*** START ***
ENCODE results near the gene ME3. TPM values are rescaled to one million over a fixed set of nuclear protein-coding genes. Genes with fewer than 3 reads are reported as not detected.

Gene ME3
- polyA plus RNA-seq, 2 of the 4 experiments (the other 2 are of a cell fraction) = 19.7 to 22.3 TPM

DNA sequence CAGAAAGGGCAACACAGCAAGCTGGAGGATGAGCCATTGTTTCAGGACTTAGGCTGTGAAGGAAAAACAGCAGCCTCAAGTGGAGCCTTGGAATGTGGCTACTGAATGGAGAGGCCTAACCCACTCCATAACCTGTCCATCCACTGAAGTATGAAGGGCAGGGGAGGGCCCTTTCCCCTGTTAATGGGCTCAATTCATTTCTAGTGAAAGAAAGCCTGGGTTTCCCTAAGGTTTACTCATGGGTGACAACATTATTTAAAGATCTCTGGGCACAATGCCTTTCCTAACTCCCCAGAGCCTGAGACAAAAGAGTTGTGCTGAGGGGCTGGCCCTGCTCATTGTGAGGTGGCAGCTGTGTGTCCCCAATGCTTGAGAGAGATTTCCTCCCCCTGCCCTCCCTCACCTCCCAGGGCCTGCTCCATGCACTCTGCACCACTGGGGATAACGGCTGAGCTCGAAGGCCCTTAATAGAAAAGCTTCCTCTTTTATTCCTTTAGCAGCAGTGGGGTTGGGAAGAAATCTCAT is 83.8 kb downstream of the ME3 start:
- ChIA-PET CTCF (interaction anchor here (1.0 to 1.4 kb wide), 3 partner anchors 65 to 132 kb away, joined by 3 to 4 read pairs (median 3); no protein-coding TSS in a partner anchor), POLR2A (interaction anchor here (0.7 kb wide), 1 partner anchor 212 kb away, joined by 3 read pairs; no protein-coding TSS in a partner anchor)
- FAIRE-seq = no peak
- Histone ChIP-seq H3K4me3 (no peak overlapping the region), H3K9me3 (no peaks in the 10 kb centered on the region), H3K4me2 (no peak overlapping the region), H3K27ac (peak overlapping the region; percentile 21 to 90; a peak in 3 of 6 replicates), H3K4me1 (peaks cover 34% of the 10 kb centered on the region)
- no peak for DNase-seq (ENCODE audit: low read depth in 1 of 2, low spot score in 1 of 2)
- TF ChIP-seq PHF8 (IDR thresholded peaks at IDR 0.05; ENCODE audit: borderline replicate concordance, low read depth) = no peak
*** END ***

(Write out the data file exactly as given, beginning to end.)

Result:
ENCODE results near the gene ME3. TPM values are rescaled to one million over a fixed set of nuclear protein-coding genes. Genes with fewer than 3 reads are reported as not detected.

Gene ME3
- polyA plus RNA-seq, 2 of the 4 experiments (the other 2 are of a cell fraction) = 19.7 to 22.3 TPM

DNA sequence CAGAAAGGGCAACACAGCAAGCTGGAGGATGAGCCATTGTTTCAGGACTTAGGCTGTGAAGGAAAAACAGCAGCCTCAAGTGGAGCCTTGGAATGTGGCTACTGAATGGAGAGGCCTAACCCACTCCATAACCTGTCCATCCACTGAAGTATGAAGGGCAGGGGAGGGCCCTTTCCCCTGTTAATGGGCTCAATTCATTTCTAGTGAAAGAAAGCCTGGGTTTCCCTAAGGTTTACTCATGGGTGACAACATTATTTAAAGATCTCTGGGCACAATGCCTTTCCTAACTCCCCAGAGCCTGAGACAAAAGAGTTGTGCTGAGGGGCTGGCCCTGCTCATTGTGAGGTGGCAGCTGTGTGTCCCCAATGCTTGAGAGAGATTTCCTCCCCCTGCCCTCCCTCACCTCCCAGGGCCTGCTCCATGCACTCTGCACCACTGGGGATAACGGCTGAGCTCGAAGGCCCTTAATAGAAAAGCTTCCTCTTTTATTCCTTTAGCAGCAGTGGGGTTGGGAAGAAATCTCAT is 83.8 kb downstream of the ME3 start:
- ChIA-PET CTCF (interaction anchor here (1.0 to 1.4 kb wide), 3 partner anchors 65 to 132 kb away, joined by 3 to 4 read pairs (median 3); no protein-coding TSS in a partner anchor), POLR2A (interaction anchor here (0.7 kb wide), 1 partner anchor 212 kb away, joined by 3 read pairs; no protein-coding TSS in a partner anchor)
- FAIRE-seq = no peak
- Histone ChIP-seq H3K4me3 (no peak overlapping the region), H3K9me3 (no peaks in the 10 kb centered on the region), H3K4me2 (no peak overlapping the region), H3K27ac (peak overlapping the region; percentile 21 to 90; a peak in 3 of 6 replicates), H3K4me1 (peaks cover 34% of the 10 kb centered on the region)
- no peak for DNase-seq (ENCODE audit: low read depth in 1 of 2, low spot score in 1 of 2)
- TF ChIP-seq PHF8 (IDR thresholded peaks at IDR 0.05; ENCODE audit: borderline replicate concordance, low read depth) = no peak